Slender Pigeon Louse Columbicola columbae

Physical characteristics: The slender pigeon louse is a long, slender louse with two bladelike hairs near the front of its head. The threadlike antennae are five-segmented. They measure 0.078 to 0.12 inches (2 to 3 millimeters) in length.

Geographic range: This louse is only found on four species of pigeons, including the widely distributed rock dove or city pigeon. Rock doves (and their ectoparasites) live with humans and have been introduced throughout the world. The distribution of the slender pigeon louse is thought to match that of the rock dove.

Habitat: They are found only among the feathers on the upper and lower sides of the wings of pigeons.

Diet: Slender pigeon lice eat the fluffy parts of the feathers.

Behavior and reproduction: The slender body of this louse allows it to move in between the feather barbs. They grab the edges of feather barbs with their jaws to avoid the preening activities of the host.

Females attach their eggs on the underside of the wing feathers near the pigeon's body. They hatch in three to five days at 98.6°F (37°C).

Slender pigeon lice and people: They are used as research animals by scientists studying how animals change over time and how they interact with parasites.

The slender pigeon louse is only found on four species of pigeons, including the widely distributed rock dove or city pigeon. (Kim Taylor/Bruce Coleman Inc. Reproduced by permission.)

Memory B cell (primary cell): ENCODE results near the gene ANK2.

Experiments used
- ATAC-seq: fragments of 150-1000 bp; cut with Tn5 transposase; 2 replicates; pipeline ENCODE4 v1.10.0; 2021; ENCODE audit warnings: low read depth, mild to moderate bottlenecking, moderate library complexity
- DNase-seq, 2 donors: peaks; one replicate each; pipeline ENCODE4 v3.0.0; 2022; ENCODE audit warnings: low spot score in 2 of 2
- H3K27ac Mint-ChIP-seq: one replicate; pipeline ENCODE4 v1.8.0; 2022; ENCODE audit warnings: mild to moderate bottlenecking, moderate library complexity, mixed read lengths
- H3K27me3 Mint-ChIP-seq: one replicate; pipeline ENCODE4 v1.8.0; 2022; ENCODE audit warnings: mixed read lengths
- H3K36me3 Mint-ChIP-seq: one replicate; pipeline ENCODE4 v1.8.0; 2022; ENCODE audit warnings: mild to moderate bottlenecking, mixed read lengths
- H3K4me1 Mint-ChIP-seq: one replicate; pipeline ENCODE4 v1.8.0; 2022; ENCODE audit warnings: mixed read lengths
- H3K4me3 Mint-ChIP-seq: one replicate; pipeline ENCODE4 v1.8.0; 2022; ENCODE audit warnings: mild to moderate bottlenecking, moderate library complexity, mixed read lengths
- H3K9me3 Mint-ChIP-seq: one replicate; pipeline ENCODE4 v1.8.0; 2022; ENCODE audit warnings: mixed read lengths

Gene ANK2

Conservation status: This species is not endangered or threatened. However, populations present on the Pale-backed Pigeon from Central Asia and the Middle East should be considered vulnerable, or at high risk of extinction in the wild. ■

FOR MORE INFORMATION

The slender pigeon louse is only found on four species of pigeons, including the widely distributed rock dove or city pigeon. (Kim Taylor/Bruce Coleman Inc. Reproduced by permission.)

Books:

Kim, K. C., H. D. Pratt, and C. J. Stojanovich. The Sucking Lice of North America. University Park: Pennsylvania State University Press, 1986.

Periodicals:

Conniff, R. "Body Beasts." National Geographic 194, no. 6 (December 1998): 102-115.

Price, M. A., and O. H. Graham. "Chewing and Sucking Lice as Parasites of Mammals and Birds." USDA Agricultural Research Service Technical Bulletin 1849 (1997): 1-309.

Web sites:

National Pediculosis Association. http://www.headlice.org (accessed on October 6, 2004).

Phthiraptera Central. http://www.phthiraptera.org (accessed on October 6, 2004).

Phthiraptera. Lice. http://www.ento.csiro.au/Ecowatch/Insects_ Invertebrates/phthiraptera.htm (accessed on October 6, 2004).

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